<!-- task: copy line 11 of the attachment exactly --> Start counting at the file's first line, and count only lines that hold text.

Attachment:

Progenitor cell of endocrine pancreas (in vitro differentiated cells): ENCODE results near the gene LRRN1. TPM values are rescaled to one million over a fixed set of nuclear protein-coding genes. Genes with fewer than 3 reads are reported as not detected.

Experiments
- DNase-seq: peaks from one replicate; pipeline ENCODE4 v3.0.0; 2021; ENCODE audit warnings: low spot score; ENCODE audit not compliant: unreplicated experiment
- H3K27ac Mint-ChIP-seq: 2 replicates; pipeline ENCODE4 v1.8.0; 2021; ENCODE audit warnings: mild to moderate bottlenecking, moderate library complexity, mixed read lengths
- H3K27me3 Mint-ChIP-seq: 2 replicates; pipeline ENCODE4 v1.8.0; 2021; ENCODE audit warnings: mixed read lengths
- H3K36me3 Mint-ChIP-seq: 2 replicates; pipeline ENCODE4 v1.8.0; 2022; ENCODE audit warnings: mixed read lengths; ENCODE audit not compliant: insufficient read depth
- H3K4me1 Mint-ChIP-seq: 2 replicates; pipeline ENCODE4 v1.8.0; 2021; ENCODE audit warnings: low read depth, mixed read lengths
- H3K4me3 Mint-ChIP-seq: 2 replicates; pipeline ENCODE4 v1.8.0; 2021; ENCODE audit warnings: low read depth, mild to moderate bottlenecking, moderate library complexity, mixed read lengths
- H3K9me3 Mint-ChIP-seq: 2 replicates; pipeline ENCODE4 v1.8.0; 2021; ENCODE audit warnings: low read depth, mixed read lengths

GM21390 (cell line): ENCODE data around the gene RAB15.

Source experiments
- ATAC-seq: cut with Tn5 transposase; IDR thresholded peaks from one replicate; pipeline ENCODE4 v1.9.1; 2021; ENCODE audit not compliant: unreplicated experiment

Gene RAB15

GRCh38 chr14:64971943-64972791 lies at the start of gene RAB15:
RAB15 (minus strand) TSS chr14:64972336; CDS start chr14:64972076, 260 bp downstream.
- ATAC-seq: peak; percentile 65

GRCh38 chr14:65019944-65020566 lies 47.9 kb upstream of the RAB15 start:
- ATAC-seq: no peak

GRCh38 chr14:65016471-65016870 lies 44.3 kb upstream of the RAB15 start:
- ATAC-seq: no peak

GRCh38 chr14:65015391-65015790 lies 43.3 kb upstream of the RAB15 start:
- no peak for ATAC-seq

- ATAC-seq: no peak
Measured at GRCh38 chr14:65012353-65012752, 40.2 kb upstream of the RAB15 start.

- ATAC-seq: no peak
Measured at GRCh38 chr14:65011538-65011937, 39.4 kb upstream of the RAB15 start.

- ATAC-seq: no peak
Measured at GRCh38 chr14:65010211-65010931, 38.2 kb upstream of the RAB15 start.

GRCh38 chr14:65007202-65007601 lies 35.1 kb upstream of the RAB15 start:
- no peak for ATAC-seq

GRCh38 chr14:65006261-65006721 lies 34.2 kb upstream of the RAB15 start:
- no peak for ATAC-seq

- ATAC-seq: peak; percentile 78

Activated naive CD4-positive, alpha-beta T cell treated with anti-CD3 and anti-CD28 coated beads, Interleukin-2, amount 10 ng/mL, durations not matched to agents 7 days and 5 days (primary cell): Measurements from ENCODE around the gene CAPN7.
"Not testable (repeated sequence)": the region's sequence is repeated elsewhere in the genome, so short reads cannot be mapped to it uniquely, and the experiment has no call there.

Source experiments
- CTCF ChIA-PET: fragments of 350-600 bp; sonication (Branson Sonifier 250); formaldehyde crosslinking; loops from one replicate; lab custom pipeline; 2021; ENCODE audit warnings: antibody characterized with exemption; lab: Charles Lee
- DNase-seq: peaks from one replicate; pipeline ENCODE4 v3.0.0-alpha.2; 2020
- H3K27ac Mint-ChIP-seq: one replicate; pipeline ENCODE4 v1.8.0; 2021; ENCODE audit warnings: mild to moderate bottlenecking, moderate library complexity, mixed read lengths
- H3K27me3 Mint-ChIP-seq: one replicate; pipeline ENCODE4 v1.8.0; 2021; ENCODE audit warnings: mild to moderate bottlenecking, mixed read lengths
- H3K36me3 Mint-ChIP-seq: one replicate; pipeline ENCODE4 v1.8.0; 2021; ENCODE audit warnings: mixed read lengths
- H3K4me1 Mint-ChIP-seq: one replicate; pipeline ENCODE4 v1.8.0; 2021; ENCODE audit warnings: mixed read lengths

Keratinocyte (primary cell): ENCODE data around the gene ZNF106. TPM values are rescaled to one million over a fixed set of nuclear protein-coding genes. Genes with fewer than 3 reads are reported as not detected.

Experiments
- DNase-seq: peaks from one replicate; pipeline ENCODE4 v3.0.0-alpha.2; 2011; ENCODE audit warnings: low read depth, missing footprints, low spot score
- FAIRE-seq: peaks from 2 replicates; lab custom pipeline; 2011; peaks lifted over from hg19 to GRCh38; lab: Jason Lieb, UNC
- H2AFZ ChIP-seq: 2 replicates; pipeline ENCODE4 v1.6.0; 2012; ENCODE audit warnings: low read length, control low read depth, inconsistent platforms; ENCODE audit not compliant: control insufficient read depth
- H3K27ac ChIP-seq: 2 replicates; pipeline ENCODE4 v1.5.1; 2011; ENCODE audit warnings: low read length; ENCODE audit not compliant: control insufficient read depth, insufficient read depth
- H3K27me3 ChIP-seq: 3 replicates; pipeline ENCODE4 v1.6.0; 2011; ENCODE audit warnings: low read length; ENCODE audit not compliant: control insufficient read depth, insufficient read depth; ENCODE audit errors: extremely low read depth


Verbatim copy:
Source experiments